Howard Marks spoke at the Sohn Hearts & Minds Investment Leaders Conference in Sydney on 11 November 2016.
Howard Marks is a successful investor and writer, and Co-Chairman of Oaktree Capital Management, which he co-founded in 1995. Howard has become known in the investment community for his ‘Oaktree memos’ to clients which detail investment strategies and he has published several books on investing.
Howard Marks and his Oaktree Capital manage about US$100 billion, predominantly in distressed credit, and he has been writing his ‘Oaktree memos’ since 1990.
On Donald Trump, he said he’s in the ‘I don’t know’ camp. It’s premature to take action, at least until some of his appointments are known. The investment implications depend on how much he will try to implement what he’s said during the campaign, and how cooperative the Senate will be. He does not have the control of the Senate to the extent many think as there are narrow margins including people who said will not support him.
Trump should be a pro business on paper, probably more than Clinton, although his view on trade is a big negative. Infrastructure spending and tax cuts would be good for business.
The move to populism is a big issue. Trump touched on an anger, he didn’t create one. He received 55 million votes, including from old rural, non-college educated white guys who are not doing too well. The minority of Americans think their kids will be better off than their parents. The economy will grow more slowly as America has already reached much of its potential.
The idea of efficient markets is compelling. If something is cheap, don’t expect it to stay cheap. Trends tend to eliminate cheapness. Some markets are more efficient than others, which is why he does not operate in well-known, well-appreciated stocks. Knowledge is cumulative, and inefficient markets move to efficient, although there are cyclical inefficiencies.
Oaktree is the leading firm in distressed debt. What is perfect distressed debt theme? It looks worse than it is, so it’s cheap. He avoids technology and fashion stocks, and he needs a sector which can be analysed from the outside, which is why he avoids financial institutions. It’s not possible to evaluate millions of derivative transactions that sit in banks.
He invests in traditional manufacturers which he can analyse. He likes good companies with bad balance sheets, often due to over leverage. He uses bankruptcy laws where the old owners are wiped out and the debt holders take control. His business depends on the availability of distressed companies, but default rates are below average at the moment. This is not prime season for him.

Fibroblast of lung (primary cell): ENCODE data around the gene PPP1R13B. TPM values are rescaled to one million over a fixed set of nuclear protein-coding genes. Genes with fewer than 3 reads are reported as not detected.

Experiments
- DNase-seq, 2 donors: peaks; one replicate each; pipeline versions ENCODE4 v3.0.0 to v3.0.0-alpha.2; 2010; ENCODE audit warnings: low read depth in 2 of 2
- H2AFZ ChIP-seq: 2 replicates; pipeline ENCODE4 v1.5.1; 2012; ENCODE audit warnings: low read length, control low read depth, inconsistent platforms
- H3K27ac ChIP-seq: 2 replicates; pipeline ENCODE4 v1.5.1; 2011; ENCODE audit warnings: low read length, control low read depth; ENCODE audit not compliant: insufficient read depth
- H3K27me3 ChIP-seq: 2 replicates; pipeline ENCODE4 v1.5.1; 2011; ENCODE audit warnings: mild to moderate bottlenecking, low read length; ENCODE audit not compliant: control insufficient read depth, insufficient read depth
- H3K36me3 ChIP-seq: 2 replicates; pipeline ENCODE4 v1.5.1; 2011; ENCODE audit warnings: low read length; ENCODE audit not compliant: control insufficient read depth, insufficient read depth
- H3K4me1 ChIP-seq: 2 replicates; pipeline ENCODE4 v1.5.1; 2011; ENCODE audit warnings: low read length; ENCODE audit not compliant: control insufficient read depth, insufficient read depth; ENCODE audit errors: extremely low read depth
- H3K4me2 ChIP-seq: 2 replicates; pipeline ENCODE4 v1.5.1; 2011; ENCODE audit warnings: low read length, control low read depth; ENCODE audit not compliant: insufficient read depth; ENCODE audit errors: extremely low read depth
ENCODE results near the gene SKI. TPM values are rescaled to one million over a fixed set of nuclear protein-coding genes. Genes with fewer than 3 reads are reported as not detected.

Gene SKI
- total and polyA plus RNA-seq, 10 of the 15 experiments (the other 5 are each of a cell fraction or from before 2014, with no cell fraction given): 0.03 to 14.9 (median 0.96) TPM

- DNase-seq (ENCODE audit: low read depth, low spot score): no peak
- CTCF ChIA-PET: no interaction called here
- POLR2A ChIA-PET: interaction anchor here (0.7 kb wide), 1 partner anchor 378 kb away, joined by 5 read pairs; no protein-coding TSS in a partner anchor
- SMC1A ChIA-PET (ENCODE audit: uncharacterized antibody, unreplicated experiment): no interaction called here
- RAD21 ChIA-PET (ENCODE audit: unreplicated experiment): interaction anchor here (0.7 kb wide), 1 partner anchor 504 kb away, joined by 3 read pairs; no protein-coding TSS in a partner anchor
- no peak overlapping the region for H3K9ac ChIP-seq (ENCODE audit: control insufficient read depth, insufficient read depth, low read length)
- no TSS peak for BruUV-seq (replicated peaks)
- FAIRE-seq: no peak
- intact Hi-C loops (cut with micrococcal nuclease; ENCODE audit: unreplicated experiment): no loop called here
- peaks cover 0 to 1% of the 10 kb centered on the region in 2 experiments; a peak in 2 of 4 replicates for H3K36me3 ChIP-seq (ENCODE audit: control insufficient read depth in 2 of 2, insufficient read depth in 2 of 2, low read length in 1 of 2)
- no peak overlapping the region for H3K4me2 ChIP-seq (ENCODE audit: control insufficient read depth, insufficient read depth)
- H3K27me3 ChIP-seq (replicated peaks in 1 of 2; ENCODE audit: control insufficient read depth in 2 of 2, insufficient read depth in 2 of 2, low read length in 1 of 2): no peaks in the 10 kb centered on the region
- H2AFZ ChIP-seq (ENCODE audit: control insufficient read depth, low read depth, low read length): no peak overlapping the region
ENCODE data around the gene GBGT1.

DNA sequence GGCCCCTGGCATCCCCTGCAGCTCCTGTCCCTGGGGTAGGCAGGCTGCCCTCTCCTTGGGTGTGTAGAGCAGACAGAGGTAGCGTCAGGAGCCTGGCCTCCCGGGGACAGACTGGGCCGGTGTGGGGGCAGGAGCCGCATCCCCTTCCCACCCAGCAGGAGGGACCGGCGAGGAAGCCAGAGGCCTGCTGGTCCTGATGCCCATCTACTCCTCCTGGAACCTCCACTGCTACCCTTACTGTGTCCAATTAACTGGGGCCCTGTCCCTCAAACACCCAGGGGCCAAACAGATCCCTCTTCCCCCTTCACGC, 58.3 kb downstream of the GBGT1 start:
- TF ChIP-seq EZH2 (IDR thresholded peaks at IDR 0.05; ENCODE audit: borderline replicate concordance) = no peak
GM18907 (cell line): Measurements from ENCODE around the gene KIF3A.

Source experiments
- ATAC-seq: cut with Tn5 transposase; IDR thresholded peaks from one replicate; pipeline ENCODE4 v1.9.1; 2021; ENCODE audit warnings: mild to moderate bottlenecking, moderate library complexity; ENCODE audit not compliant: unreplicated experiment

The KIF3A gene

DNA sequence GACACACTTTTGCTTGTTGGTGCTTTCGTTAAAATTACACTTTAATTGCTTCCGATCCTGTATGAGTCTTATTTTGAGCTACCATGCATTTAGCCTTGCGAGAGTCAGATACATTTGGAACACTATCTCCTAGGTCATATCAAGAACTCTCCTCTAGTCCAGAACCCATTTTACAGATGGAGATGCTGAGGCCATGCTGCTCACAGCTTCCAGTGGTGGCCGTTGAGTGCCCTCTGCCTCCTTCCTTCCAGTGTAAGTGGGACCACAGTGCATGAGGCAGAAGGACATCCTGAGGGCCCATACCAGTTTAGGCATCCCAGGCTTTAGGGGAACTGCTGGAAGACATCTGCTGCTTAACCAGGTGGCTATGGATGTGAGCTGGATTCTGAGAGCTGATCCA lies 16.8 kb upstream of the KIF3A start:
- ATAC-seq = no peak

Second level thinking requires a different type of thinking at a deeper level, and the best investors must move from first to second level. In order to outperform, you have to do things differently, you need to think differently. But also need to be better. That’s the hard part as most people flock to the consensus. That’s why there are few superior investors.
There’s a saying that ‘you can’t coach height’. It’s not clear you can create second level thinking. When an analyst says he should buy Ford because they just brought out a great new Mustang, he asks whether everyone else also knows that. There’s no value in having the usual information.
Predicting how people will react is major requirement. Everything that is useful is counterintuitive. If you’re not confused, you don’t know what’s going on. None of this is easy, and anyone who thinks it is is stupid. The most uncertain thing in markets at the moment is central bank activity. It’s what you know for certain that just ain’t true that gets you into trouble.
Money is to be made in doing things others aren’t. He believes you can’t make money trading, jumping in and out of stocks or bonds, and trading should only be used to make long-term investing decisions. He only buy bonds which he expects to hold to maturity.
Leverage does not make any investment better. “The more you bet, the more you win when you win, as they say in Las Vegas.” If you would not buy without leverage, a company does not suddenly become a better investment with leverage. A margin call could stop you out, and then you don’t enjoy the recovery, and that’s the worst time. Distressed debt buyers then obtain the recovery.
He never considers himself a futurist. Some people have different skills. It’s hard to be right about the major societal trends, but some people can do it. It should become harder over time to make exceptional returns, but superior investors will still do well.
The first great piece of investment wisdom he learned was that you need to be aware of the pendulum swinging from optimistic to pessimistic. Once everyone thinks improvement will last forever, no price is too high and that’s the worst time to invest.
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